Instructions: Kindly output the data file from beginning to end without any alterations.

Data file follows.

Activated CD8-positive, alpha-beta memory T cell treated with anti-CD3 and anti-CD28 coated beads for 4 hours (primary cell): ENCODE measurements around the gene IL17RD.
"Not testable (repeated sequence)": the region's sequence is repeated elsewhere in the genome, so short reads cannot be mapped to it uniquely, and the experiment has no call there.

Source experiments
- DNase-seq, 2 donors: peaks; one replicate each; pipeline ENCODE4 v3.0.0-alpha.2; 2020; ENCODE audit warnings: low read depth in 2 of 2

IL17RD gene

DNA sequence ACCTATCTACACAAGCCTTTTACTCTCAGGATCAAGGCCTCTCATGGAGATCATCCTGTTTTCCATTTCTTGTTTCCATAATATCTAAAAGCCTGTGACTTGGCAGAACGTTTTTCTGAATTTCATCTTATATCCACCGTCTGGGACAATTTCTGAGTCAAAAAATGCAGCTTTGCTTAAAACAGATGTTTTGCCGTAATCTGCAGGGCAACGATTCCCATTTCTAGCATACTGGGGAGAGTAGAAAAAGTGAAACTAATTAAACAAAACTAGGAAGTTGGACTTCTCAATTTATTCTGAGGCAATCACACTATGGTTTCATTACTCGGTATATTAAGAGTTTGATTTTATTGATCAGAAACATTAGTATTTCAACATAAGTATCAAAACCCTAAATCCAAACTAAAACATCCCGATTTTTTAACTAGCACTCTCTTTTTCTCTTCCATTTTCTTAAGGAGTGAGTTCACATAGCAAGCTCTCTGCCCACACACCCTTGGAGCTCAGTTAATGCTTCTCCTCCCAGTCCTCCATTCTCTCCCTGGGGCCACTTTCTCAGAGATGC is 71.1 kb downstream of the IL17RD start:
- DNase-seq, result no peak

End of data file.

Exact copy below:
Activated CD8-positive, alpha-beta memory T cell treated with anti-CD3 and anti-CD28 coated beads for 4 hours (primary cell): ENCODE measurements around the gene IL17RD.
"Not testable (repeated sequence)": the region's sequence is repeated elsewhere in the genome, so short reads cannot be mapped to it uniquely, and the experiment has no call there.

Source experiments
- DNase-seq, 2 donors: peaks; one replicate each; pipeline ENCODE4 v3.0.0-alpha.2; 2020; ENCODE audit warnings: low read depth in 2 of 2

IL17RD gene

DNA sequence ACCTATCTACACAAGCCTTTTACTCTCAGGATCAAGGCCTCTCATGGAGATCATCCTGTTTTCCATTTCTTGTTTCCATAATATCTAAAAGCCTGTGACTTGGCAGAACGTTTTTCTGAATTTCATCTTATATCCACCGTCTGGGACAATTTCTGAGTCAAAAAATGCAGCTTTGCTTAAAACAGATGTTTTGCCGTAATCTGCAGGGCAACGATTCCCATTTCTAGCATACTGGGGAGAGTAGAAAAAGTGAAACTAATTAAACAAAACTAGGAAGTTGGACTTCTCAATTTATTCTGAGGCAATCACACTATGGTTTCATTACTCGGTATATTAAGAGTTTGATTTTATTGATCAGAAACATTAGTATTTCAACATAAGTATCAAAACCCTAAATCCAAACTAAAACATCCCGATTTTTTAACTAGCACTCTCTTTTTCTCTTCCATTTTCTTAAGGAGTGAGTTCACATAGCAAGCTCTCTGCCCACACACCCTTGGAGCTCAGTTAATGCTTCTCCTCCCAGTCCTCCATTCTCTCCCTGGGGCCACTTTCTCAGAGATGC is 71.1 kb downstream of the IL17RD start:
- DNase-seq, result no peak